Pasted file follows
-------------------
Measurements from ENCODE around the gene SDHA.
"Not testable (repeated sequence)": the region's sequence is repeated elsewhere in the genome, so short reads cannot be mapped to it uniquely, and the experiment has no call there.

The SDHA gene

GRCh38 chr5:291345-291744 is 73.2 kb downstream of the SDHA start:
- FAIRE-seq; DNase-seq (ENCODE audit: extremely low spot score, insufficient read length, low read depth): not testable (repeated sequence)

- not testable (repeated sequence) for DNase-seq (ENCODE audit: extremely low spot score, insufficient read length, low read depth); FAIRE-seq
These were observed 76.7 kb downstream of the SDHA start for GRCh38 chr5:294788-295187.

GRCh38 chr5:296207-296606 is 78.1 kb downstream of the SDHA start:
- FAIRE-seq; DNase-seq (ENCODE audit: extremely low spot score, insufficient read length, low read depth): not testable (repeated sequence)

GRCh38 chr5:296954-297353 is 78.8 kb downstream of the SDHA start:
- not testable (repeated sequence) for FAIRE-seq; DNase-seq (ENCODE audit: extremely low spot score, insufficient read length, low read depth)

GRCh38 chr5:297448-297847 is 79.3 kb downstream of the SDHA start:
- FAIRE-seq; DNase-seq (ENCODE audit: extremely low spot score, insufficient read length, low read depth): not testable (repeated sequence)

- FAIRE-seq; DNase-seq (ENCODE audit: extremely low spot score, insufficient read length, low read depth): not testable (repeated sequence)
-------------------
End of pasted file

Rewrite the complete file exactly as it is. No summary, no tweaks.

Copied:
Measurements from ENCODE around the gene SDHA.
"Not testable (repeated sequence)": the region's sequence is repeated elsewhere in the genome, so short reads cannot be mapped to it uniquely, and the experiment has no call there.

The SDHA gene

GRCh38 chr5:291345-291744 is 73.2 kb downstream of the SDHA start:
- FAIRE-seq; DNase-seq (ENCODE audit: extremely low spot score, insufficient read length, low read depth): not testable (repeated sequence)

- not testable (repeated sequence) for DNase-seq (ENCODE audit: extremely low spot score, insufficient read length, low read depth); FAIRE-seq
These were observed 76.7 kb downstream of the SDHA start for GRCh38 chr5:294788-295187.

GRCh38 chr5:296207-296606 is 78.1 kb downstream of the SDHA start:
- FAIRE-seq; DNase-seq (ENCODE audit: extremely low spot score, insufficient read length, low read depth): not testable (repeated sequence)

GRCh38 chr5:296954-297353 is 78.8 kb downstream of the SDHA start:
- not testable (repeated sequence) for FAIRE-seq; DNase-seq (ENCODE audit: extremely low spot score, insufficient read length, low read depth)

GRCh38 chr5:297448-297847 is 79.3 kb downstream of the SDHA start:
- FAIRE-seq; DNase-seq (ENCODE audit: extremely low spot score, insufficient read length, low read depth): not testable (repeated sequence)

- FAIRE-seq; DNase-seq (ENCODE audit: extremely low spot score, insufficient read length, low read depth): not testable (repeated sequence)